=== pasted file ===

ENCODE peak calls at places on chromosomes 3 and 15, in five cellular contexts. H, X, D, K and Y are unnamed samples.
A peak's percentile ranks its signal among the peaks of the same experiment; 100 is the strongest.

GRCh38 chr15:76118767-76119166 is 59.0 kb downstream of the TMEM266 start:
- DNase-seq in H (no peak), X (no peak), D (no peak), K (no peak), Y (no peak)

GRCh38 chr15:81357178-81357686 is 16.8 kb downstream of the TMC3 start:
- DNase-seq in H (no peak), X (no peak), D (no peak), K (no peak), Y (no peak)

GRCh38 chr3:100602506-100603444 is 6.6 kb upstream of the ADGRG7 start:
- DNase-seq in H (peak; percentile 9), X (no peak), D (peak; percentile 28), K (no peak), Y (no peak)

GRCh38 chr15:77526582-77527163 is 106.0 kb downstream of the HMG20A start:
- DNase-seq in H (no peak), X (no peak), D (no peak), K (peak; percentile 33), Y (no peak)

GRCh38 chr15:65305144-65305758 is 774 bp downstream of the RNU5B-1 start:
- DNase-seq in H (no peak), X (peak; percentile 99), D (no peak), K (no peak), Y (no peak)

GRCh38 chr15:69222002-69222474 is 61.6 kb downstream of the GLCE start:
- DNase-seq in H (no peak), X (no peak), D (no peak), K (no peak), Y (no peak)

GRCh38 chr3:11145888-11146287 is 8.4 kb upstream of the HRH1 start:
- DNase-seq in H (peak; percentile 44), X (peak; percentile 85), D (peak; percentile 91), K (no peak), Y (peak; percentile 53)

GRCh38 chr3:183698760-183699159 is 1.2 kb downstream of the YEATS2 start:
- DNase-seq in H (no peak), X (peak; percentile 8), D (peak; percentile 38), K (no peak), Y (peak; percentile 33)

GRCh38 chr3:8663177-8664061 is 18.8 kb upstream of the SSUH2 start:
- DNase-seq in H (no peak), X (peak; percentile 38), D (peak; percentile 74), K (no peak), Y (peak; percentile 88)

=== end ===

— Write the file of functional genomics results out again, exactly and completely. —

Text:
ENCODE peak calls at places on chromosomes 3 and 15, in five cellular contexts. H, X, D, K and Y are unnamed samples.
A peak's percentile ranks its signal among the peaks of the same experiment; 100 is the strongest.

GRCh38 chr15:76118767-76119166 is 59.0 kb downstream of the TMEM266 start:
- DNase-seq in H (no peak), X (no peak), D (no peak), K (no peak), Y (no peak)

GRCh38 chr15:81357178-81357686 is 16.8 kb downstream of the TMC3 start:
- DNase-seq in H (no peak), X (no peak), D (no peak), K (no peak), Y (no peak)

GRCh38 chr3:100602506-100603444 is 6.6 kb upstream of the ADGRG7 start:
- DNase-seq in H (peak; percentile 9), X (no peak), D (peak; percentile 28), K (no peak), Y (no peak)

GRCh38 chr15:77526582-77527163 is 106.0 kb downstream of the HMG20A start:
- DNase-seq in H (no peak), X (no peak), D (no peak), K (peak; percentile 33), Y (no peak)

GRCh38 chr15:65305144-65305758 is 774 bp downstream of the RNU5B-1 start:
- DNase-seq in H (no peak), X (peak; percentile 99), D (no peak), K (no peak), Y (no peak)

GRCh38 chr15:69222002-69222474 is 61.6 kb downstream of the GLCE start:
- DNase-seq in H (no peak), X (no peak), D (no peak), K (no peak), Y (no peak)

GRCh38 chr3:11145888-11146287 is 8.4 kb upstream of the HRH1 start:
- DNase-seq in H (peak; percentile 44), X (peak; percentile 85), D (peak; percentile 91), K (no peak), Y (peak; percentile 53)

GRCh38 chr3:183698760-183699159 is 1.2 kb downstream of the YEATS2 start:
- DNase-seq in H (no peak), X (peak; percentile 8), D (peak; percentile 38), K (no peak), Y (peak; percentile 33)

GRCh38 chr3:8663177-8664061 is 18.8 kb upstream of the SSUH2 start:
- DNase-seq in H (no peak), X (peak; percentile 38), D (peak; percentile 74), K (no peak), Y (peak; percentile 88)